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D2217. Pair of Blue and White Butter Tubs, Recumbent Cow Covers and Stands

Delft, circa 1760

Each tub with a large band of floral and budding plants, repeated on the rim of the scalloped stands and in the cirkel four sprigs surrounding a floral sprig, the same band repeated on the cover and surmounted with a blue delineated recumbent cow.

Height: 13 cm. (5.1 in.); width: 18 cm. (7.1 in.)

In the middle of the eighteenth century, dining ‘à la française’ (in the French manner) was the fashion in Europe. Inspired by the French court of Louis XIV (1638-1715, reigned 1643- 1715), the serving dishes were laid out on the table symmetrically and in a very ordered way for each course. Each guest had their own set of plates and cutlery and would serve themselves from the platters, bowls or tureens within their reach. Each course provided an opportunity to display and use a variety of tablewares: plates, serving vessels and a panoply of decorative objects.

When the fashion for trompe l’oeil ceramics had spread throughout Europe in the second half of the eighteenth century, the tables of the nobility and wealthy bourgeoise were adorned with brightly colored fruits and vegetables of various shapes, or with zoomorphic objects in the form of domestic and exotic animals and birds, which gave the illusion of nature, luxuriant and animated. Small tureens and butter tubs became a specialty of the Delftware factories in the Netherlands in the second half of the eighteenth century. Naturalistically modeled as birds, animals, fruit and vegetables, often with accompanying stands molded with foliage, these tureens and butter tubs were often the centerpiece on the table. Tureens, platters, and fruits were designed to complement the various courses: large tureens for soup, stew or ragout; butter tubs and smaller tureens for sauces and creams.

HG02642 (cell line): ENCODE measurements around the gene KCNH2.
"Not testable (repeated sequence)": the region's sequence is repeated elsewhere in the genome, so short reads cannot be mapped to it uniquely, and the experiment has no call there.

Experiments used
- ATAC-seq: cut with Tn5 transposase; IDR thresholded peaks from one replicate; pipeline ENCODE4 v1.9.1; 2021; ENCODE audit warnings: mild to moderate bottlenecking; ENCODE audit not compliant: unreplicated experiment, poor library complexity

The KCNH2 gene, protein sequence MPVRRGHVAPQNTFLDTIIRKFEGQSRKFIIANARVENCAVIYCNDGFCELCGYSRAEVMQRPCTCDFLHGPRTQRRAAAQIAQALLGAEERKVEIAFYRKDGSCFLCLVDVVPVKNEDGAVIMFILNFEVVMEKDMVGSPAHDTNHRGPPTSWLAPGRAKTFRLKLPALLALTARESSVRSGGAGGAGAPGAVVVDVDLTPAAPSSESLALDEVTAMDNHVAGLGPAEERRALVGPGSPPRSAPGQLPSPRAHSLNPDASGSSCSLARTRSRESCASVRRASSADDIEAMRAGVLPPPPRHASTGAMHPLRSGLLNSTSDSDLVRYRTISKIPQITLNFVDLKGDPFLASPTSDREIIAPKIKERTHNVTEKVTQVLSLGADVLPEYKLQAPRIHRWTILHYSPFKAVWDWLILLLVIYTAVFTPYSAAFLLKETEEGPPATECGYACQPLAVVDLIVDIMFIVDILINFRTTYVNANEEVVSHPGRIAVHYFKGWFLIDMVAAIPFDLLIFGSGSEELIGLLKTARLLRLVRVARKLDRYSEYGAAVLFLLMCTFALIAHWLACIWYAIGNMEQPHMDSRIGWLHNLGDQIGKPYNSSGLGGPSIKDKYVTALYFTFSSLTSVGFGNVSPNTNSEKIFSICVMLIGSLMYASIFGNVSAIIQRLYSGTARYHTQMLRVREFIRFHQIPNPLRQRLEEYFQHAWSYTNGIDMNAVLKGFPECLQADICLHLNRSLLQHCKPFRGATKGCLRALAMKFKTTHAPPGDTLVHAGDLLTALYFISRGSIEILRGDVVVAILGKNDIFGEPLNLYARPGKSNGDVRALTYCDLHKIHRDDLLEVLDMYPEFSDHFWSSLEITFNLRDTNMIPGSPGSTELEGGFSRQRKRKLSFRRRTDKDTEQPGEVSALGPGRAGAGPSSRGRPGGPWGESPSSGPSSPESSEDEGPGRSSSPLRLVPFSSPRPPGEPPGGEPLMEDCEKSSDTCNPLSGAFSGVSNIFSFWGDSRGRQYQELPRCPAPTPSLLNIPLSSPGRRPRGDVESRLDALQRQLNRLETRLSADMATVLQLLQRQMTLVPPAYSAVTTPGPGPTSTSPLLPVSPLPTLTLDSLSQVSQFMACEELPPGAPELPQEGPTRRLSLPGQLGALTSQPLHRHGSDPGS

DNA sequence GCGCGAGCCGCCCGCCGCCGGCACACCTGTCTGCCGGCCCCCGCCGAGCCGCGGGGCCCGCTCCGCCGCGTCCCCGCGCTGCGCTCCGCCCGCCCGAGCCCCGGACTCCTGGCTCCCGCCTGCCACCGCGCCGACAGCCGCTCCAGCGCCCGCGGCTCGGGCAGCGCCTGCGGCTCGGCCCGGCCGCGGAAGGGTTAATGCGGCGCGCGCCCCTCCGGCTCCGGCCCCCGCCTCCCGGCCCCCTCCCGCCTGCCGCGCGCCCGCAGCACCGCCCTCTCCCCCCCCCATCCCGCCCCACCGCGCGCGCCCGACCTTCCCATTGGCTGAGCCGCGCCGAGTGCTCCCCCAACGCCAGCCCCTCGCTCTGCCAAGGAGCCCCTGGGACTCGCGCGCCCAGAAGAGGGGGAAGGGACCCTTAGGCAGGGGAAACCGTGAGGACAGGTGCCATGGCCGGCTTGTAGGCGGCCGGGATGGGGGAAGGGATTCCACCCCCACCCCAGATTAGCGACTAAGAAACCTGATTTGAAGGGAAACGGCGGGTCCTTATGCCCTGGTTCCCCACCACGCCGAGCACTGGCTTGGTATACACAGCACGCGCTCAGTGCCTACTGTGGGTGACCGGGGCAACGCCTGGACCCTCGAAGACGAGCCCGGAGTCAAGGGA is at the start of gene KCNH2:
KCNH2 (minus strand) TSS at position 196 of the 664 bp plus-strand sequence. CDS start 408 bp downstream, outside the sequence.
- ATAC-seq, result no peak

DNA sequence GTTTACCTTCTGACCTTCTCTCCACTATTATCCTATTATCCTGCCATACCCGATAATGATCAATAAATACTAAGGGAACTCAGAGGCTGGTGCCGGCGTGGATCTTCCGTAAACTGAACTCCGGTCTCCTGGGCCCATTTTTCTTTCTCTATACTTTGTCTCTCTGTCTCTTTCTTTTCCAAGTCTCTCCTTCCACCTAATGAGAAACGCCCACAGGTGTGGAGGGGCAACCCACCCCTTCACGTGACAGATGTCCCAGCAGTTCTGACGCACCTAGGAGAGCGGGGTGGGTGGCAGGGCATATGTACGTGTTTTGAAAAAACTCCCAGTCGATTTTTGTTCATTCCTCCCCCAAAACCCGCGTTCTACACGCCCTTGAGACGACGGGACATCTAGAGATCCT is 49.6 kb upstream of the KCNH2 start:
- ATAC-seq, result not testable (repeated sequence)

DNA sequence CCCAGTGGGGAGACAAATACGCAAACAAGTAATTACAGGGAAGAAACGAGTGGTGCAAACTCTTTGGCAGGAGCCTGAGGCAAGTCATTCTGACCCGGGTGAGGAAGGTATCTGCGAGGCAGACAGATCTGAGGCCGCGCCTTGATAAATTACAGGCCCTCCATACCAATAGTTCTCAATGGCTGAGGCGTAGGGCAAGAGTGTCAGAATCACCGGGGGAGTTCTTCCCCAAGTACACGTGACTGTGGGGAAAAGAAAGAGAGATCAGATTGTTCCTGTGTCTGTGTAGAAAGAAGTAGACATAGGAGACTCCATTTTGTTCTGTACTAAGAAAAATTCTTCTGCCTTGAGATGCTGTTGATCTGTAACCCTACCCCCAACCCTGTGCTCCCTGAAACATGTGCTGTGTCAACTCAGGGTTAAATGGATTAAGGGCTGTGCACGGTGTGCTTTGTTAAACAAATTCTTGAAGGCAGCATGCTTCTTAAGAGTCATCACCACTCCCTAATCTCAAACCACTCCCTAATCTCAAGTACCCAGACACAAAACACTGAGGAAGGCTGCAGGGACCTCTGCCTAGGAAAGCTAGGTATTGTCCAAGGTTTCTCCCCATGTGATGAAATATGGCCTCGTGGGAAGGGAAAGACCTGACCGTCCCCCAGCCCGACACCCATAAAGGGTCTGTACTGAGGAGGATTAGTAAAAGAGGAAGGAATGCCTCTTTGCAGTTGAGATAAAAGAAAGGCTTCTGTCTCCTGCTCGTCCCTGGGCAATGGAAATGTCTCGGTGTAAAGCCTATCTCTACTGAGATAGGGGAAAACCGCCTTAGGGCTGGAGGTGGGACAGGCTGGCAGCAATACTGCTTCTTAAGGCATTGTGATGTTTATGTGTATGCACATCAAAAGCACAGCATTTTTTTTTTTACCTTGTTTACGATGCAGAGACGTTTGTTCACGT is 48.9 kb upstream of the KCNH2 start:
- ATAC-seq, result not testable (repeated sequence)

Farm and domestic animals, such as cows, horses and goats, were among the most prolific animal figures in both white and polychrome Delftware. Tureens like the present pair must have made imaginative centerpieces on a dinner table. It therefore must have been a special pleasure to be the guest at a dinner party given by a prosperous family in the eighteenth century. With the invitation came the anticipation of a veritable feast for the senses: a gustatory treat to taste the beautifully prepared and perhaps exotic foods, and a visual treat in their presentation and in the table setting itself.

A similar blue and white butter tub with a recumbent cow on its cover is illustrated in Lavino 2002, p. 143, and another one marked for De Metaale Pot (The Metal Pot) factory is on p. 163, nowadays housed in the Kunstmuseum, The Hague.

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